The City of Milton Common Council approved Nov. 4 submitting an application for a Wisconsin Department of Transportation (DOT) Transportation Facilities Economic Assistance (TEA) grant in partnership with Clasen Quality Chocolates, Inc. If awarded, the money will be used to help finance a rail spur extension which is proposed to service a 169-acre site, which Clasen is looking to develop, and over 150 acres of undeveloped land along Putman Parkway and County Trunk M.
In a memo to council, City Administrator Al Hulick noted that the TEA grant, if awarded, would fund up to 50% of what he said during the council meeting was “roughly about a $3.5 million rail extension.”
The grant requires that a municipality serve as applicant, however, Hulick said, the city of Milton would not be a partner in the funding of the project. The city will have jurisdictional control and will administer and oversees the design and development of the infrastructural improvement, he wrote.
“We will be partnering with Clasen Quality Chocolates for the application of this grant. The grant guidelines require that a municipality be the entity that applies for the grant, but as you can see in the resolution and future agreement with Clasen Quality Chocolates, they will be paying for their portion of the facility,” Hulick said.
Plans call for the full cost of the project to be shared with 50% of the money coming through the grant, and the remainder of any costs coming from Clasen, Hulick said.
“As long as all other contingencies of the project move forward … the city of Milton would be the applicant, but all income would be handled through Clasen Quality Chocolates,” he said.
Councilmember Larry Laehn asked: “The contingencies have to be met before the grant is released or is it the other way around?”
Said Hulick: “There are a number of contingencies associated with this project and in the event that those contingencies are not met, ultimately it is still the intension of the city and Clasen Quality Chocolates to move forward with this application, but as the process moves forward, if the contingencies for the development project on whole are not met, even if awarded this grant application, Clasen would not move forward with this extension at this time.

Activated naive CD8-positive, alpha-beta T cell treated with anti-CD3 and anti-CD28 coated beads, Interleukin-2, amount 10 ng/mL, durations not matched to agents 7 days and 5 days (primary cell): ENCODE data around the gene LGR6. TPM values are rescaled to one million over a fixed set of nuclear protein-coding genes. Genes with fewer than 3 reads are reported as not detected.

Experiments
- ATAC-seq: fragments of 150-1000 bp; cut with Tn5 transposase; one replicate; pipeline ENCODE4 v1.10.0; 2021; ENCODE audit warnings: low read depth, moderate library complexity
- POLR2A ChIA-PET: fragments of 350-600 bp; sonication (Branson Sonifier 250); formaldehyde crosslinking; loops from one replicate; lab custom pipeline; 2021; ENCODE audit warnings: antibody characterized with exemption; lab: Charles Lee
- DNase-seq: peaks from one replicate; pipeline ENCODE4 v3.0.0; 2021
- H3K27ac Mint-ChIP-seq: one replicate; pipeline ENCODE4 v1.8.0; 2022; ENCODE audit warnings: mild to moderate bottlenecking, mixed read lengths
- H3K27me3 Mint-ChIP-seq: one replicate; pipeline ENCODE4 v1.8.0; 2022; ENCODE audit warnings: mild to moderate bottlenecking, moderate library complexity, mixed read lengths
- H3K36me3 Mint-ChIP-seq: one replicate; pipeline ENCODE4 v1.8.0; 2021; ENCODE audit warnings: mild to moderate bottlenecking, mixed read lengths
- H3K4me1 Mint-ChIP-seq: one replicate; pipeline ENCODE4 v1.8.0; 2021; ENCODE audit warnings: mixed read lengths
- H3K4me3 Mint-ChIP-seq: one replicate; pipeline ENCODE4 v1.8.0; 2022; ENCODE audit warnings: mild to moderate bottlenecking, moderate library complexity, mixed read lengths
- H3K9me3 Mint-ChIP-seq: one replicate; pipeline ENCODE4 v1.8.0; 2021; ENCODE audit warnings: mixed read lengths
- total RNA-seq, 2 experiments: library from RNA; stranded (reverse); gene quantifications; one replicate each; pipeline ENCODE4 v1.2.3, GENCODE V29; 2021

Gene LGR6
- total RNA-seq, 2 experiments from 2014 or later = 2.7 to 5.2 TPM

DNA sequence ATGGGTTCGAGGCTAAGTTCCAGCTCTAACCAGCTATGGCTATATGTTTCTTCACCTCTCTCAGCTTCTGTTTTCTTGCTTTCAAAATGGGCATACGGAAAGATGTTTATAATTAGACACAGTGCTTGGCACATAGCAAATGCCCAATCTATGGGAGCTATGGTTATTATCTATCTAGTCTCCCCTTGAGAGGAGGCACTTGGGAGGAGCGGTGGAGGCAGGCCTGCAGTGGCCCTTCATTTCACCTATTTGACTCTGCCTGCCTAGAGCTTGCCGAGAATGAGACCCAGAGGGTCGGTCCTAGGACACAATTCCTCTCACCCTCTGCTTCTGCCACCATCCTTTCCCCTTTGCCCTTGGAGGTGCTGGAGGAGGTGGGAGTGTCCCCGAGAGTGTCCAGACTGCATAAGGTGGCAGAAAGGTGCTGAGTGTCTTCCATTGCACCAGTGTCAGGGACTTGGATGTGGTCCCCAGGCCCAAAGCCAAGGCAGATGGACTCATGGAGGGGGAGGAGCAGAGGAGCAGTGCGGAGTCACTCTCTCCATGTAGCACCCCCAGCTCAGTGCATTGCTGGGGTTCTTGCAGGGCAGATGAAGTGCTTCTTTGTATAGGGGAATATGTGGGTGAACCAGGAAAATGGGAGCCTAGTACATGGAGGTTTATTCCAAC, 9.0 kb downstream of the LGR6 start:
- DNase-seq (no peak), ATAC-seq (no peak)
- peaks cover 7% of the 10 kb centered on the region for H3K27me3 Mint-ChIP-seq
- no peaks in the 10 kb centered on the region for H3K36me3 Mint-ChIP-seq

“There is really no reason to foresee that coming, but …even by submitting this three are still items that will need to be satisfied for the project to come to fruition. This isn’t the only piece of the puzzle. This is a very large mosaic.”
Laehn asked: “The city is in no way held hostage by the process?”
Hulick responded: “No. The city has no financial obligation in this specific TEA grant application. Whether the application is approved or not, or the project moves forward or not, the city is not legally bound for any financial obligation at this time.”
“This is the first time we have released the name the developer,” Hulick said, adding the developer’s name was required on the city’s resolution to approve the grant application.
Clasen Quality ChocolatesAccording to information about the company shared online, Clasen Quality Chocolates has its corporate headquarters in Madison and facilities in Middleton, Watertown and Sparks, Nev.
A written history notes that the company was formed in 1959 by German immigrant brothers who opened a European bakery in Madison. The business grew from a small-scale local business, becoming Clasen Candy Company in 1966. Four years later, the brothers began producing and marketing their own confectioner’s coating and changed the company’s name to Clasen Quality Coatings, Inc. In 1998, Ralph Clasen sold the company to a private entrepreneur who continues to own the company and has developed it from a regional compound coating manufacture to a “major supplier of both standard and customized formulations and value-added confectionery ingredients across North America.”
In 2009, the company began operating its own trucking fleet.